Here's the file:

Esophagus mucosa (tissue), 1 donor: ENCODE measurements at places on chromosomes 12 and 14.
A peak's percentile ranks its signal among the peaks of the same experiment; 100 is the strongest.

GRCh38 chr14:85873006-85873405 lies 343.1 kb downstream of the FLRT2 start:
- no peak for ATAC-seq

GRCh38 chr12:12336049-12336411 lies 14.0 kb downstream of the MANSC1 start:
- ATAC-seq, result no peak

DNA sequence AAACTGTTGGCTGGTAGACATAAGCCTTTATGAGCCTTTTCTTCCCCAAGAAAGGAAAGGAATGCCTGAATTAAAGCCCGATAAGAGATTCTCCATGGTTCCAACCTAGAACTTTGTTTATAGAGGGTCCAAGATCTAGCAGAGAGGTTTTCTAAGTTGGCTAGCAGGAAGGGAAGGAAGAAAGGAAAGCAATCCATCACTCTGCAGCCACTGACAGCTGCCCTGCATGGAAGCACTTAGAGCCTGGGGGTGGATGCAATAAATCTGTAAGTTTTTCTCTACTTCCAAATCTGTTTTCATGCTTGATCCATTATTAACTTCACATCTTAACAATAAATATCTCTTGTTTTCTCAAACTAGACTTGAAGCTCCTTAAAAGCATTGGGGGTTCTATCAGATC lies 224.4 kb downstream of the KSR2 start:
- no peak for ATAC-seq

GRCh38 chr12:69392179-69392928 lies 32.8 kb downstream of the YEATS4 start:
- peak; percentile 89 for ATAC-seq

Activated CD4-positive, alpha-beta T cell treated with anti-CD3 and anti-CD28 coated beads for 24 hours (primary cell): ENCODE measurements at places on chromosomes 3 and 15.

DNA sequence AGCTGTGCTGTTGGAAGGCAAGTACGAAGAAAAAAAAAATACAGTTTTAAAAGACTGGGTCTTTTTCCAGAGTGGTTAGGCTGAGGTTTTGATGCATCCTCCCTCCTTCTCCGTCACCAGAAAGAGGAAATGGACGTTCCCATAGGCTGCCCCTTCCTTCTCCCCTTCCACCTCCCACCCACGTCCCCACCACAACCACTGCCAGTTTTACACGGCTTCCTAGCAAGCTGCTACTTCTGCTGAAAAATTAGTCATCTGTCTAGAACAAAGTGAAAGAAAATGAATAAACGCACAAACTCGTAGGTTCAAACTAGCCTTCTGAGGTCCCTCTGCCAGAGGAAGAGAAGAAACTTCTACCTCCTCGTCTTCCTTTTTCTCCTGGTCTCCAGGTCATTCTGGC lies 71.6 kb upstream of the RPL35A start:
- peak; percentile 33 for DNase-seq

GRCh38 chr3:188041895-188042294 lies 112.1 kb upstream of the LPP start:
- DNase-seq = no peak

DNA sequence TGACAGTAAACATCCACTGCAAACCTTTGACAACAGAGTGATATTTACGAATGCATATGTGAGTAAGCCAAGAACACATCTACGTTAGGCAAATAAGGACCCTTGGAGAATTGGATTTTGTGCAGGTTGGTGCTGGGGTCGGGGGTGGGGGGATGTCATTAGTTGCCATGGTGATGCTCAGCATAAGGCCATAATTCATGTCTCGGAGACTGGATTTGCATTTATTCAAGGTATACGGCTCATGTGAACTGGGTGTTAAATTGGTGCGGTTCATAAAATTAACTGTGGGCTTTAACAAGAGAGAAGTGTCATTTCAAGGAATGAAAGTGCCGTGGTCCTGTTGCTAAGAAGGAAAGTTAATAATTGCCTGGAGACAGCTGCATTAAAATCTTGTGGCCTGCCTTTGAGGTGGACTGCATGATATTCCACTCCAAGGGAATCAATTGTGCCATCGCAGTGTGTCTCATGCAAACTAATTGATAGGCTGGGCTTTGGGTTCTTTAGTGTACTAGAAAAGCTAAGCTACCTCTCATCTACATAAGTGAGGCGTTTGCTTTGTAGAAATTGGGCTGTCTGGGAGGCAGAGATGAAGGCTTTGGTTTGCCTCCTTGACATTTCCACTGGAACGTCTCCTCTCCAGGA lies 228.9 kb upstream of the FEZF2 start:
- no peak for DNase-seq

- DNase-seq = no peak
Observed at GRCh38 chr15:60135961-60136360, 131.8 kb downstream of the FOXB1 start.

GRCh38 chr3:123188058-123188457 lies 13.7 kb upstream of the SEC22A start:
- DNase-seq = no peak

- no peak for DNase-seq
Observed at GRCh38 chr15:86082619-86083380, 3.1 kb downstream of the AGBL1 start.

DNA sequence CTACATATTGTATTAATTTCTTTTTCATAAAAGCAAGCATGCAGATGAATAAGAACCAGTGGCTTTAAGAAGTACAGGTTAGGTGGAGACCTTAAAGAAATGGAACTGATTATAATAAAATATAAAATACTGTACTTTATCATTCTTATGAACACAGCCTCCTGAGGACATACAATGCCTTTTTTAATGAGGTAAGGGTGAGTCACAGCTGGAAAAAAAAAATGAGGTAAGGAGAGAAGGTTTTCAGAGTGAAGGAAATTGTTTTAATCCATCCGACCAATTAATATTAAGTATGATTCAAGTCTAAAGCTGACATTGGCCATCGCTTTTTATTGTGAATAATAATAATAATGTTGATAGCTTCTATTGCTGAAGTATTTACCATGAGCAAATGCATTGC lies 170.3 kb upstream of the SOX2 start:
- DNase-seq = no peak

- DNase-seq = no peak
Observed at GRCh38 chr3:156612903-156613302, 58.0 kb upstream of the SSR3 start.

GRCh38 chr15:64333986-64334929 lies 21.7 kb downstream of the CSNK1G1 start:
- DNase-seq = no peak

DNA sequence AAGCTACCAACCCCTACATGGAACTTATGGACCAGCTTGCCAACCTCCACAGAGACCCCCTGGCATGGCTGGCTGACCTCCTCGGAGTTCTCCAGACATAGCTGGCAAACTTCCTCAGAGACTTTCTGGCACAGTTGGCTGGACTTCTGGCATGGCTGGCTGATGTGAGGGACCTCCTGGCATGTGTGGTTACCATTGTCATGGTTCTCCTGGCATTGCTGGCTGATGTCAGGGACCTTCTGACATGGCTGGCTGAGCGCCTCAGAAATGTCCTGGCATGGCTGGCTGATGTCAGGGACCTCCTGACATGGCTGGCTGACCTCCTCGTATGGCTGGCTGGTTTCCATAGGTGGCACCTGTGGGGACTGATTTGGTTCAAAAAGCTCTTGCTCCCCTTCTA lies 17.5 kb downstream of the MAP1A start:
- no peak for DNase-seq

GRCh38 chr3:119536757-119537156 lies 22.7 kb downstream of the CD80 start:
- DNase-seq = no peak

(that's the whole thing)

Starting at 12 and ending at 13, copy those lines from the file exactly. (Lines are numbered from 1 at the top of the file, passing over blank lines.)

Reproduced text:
DNA sequence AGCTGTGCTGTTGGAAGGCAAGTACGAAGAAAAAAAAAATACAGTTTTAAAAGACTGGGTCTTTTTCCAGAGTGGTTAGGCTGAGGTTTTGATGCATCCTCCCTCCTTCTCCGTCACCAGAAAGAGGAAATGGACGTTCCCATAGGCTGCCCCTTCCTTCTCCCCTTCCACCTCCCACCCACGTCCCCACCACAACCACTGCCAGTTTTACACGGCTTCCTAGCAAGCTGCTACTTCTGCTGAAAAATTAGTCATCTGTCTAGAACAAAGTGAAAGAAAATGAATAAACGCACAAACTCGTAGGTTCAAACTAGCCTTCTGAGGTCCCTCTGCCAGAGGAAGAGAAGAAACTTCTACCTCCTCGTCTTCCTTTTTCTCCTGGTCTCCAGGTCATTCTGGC lies 71.6 kb upstream of the RPL35A start:
- peak; percentile 33 for DNase-seq